It’s costing him hundreds of dollars per month for the medical marijuana, plus the travel and shipping cost of procuring out of state. He’s angry that Amendment 2 had done nothing to help his wife and that he has to risk criminal charges and go through a lot of hardship — but it’s worth it to ease his wife’s suffering.
“I believe the state of Florida cannabis laws are contributing to the death and suffering of my wife,” he says. “I know for a fact marijuana reduces tumors and has helped some people beat cancer. If my wife didn’t have a husband or friend like me who’s retired and has the money and time to get marijuana from Colorado, she’d already be dead, and she’d have died in terrible pain, and from starving to death due to the chemotherapy.”
When I went back to my doctor for the 70-day mandatory recertification, she abruptly told me it would be the last time I saw her. She explained it was too much work and risk for her to be a medical marijuana physician. She didn’t like the paperwork, the online filing, the bureaucracy, the low-quality cannabis medicines. She was going back to general practice.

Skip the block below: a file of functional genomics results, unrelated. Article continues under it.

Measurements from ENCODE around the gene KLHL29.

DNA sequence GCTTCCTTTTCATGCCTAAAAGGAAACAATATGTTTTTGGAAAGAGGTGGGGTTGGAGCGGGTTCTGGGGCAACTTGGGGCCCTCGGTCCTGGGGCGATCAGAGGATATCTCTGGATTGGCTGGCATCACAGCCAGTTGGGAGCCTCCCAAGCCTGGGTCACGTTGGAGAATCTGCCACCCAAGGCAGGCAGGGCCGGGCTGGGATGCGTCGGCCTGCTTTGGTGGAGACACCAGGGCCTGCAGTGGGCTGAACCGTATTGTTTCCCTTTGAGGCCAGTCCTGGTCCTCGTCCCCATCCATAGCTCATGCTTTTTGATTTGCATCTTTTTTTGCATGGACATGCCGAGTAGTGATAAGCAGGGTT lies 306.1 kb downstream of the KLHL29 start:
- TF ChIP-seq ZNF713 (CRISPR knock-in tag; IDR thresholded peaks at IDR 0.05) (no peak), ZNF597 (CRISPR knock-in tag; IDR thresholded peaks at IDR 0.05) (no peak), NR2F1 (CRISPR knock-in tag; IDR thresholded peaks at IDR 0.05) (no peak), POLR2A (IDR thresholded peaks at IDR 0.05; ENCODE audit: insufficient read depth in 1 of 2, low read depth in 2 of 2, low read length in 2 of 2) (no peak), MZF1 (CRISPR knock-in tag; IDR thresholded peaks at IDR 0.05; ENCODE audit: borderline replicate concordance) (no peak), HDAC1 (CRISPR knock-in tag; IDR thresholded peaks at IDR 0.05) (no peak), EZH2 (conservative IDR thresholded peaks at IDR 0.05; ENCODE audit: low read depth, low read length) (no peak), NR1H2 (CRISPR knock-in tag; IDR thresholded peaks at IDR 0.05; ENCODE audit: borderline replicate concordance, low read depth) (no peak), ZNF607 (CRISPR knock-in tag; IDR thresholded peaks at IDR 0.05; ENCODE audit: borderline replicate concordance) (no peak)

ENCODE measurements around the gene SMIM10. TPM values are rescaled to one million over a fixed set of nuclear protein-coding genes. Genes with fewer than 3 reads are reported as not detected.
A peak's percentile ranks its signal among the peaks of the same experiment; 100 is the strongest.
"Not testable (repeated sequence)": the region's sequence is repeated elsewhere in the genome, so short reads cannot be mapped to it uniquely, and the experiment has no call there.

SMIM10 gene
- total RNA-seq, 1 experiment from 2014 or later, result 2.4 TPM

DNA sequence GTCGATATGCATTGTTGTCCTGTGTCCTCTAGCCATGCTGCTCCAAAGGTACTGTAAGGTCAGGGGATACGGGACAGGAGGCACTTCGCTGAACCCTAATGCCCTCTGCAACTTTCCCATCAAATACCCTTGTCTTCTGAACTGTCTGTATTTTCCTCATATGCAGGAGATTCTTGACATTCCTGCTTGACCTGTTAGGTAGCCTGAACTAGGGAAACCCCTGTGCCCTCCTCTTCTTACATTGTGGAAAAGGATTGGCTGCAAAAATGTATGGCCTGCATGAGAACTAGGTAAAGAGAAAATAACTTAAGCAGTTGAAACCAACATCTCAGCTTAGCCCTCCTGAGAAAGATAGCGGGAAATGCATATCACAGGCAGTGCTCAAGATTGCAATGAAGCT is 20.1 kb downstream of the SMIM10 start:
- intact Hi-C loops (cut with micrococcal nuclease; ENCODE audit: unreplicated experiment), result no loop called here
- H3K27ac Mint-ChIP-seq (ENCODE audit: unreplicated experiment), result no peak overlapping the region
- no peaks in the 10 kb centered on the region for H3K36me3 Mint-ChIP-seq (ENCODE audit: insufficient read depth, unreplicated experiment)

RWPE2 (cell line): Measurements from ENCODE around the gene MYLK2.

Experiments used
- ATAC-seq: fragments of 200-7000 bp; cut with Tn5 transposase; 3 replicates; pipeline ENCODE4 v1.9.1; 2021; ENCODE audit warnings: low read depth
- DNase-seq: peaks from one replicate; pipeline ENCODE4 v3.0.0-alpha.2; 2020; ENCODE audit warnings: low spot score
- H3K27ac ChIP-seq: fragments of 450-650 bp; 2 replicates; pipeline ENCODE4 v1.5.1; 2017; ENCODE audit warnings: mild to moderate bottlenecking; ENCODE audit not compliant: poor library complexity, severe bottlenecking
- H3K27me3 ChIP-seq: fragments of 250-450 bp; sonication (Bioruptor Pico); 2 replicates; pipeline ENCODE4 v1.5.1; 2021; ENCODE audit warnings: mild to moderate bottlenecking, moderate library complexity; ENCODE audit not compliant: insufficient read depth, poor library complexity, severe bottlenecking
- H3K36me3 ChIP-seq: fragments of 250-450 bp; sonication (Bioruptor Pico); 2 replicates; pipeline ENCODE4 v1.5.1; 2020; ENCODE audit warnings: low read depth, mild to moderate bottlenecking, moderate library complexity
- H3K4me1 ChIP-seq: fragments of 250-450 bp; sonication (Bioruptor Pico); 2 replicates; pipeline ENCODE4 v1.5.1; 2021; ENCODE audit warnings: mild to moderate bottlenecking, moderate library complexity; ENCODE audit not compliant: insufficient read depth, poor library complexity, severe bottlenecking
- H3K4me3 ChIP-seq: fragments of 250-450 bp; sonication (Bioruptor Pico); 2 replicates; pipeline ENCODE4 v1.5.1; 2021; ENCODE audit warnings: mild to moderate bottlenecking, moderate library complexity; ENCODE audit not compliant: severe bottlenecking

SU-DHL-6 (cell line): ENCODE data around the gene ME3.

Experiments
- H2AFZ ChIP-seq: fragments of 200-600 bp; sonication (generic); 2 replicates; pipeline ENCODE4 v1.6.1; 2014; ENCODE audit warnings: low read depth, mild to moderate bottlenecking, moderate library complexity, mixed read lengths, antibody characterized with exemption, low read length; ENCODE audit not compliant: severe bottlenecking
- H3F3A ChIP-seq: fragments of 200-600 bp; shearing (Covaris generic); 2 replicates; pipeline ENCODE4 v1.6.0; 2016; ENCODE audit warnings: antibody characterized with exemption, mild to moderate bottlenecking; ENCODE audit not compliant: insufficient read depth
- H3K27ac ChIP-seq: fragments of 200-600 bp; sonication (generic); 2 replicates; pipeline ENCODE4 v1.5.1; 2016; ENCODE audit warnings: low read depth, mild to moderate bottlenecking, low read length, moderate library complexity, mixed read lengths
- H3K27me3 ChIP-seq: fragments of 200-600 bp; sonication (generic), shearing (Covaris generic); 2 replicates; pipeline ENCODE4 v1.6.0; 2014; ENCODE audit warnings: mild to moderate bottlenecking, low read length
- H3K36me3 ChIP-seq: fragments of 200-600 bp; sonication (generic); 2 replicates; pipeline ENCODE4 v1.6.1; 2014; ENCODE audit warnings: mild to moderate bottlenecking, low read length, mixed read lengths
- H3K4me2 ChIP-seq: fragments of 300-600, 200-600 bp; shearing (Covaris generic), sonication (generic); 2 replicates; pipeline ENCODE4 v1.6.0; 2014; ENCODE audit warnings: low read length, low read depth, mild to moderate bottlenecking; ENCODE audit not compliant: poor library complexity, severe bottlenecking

Worse yet, she said state and national physician licensing agencies and medical associations warned her that participating in the medical marijuana industry put her at risk of violating federal law, and could result in the loss of her medical license.
She gave me the contact details of the physician who would be taking her patient caseload, but when I spoke to that doctor, he admitted he too was considering leaving the medical marijuana field.
My attorney told me if it’s too much hassle to find a physician, I should just do nothing and see what happens when my medical marijuana card is due for renewal — although, he also expressed cautious optimism that Redner’s lawsuit may legalize personal-use cannabis growing in Florida altogether.
All I can do is be thankful that I illegally grow my own Florida marijuana, so I don’t have to rely on dispensary medicine or doctors.
And if Redner is successful, I’ll be able to legally grow my own, and that will be a liberating day of celebration for me and many others in the Florida cannabis industry.